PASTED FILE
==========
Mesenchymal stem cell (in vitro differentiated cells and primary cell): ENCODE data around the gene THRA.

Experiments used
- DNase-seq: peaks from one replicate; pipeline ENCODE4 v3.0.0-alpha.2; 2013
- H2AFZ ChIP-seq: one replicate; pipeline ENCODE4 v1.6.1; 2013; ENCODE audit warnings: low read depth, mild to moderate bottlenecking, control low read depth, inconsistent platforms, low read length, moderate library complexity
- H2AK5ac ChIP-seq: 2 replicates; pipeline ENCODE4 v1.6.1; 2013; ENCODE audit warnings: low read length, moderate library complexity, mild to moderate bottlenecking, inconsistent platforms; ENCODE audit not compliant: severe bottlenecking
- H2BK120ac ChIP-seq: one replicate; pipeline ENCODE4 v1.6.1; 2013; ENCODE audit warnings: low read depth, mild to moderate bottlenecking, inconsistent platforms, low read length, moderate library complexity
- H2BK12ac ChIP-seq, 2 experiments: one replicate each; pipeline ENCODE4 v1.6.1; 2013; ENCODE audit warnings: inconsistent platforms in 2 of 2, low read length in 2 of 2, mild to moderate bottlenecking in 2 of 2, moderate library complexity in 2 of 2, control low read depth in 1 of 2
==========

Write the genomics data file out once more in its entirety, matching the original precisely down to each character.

Mesenchymal stem cell (in vitro differentiated cells and primary cell): ENCODE data around the gene THRA.

Experiments used
- DNase-seq: peaks from one replicate; pipeline ENCODE4 v3.0.0-alpha.2; 2013
- H2AFZ ChIP-seq: one replicate; pipeline ENCODE4 v1.6.1; 2013; ENCODE audit warnings: low read depth, mild to moderate bottlenecking, control low read depth, inconsistent platforms, low read length, moderate library complexity
- H2AK5ac ChIP-seq: 2 replicates; pipeline ENCODE4 v1.6.1; 2013; ENCODE audit warnings: low read length, moderate library complexity, mild to moderate bottlenecking, inconsistent platforms; ENCODE audit not compliant: severe bottlenecking
- H2BK120ac ChIP-seq: one replicate; pipeline ENCODE4 v1.6.1; 2013; ENCODE audit warnings: low read depth, mild to moderate bottlenecking, inconsistent platforms, low read length, moderate library complexity
- H2BK12ac ChIP-seq, 2 experiments: one replicate each; pipeline ENCODE4 v1.6.1; 2013; ENCODE audit warnings: inconsistent platforms in 2 of 2, low read length in 2 of 2, mild to moderate bottlenecking in 2 of 2, moderate library complexity in 2 of 2, control low read depth in 1 of 2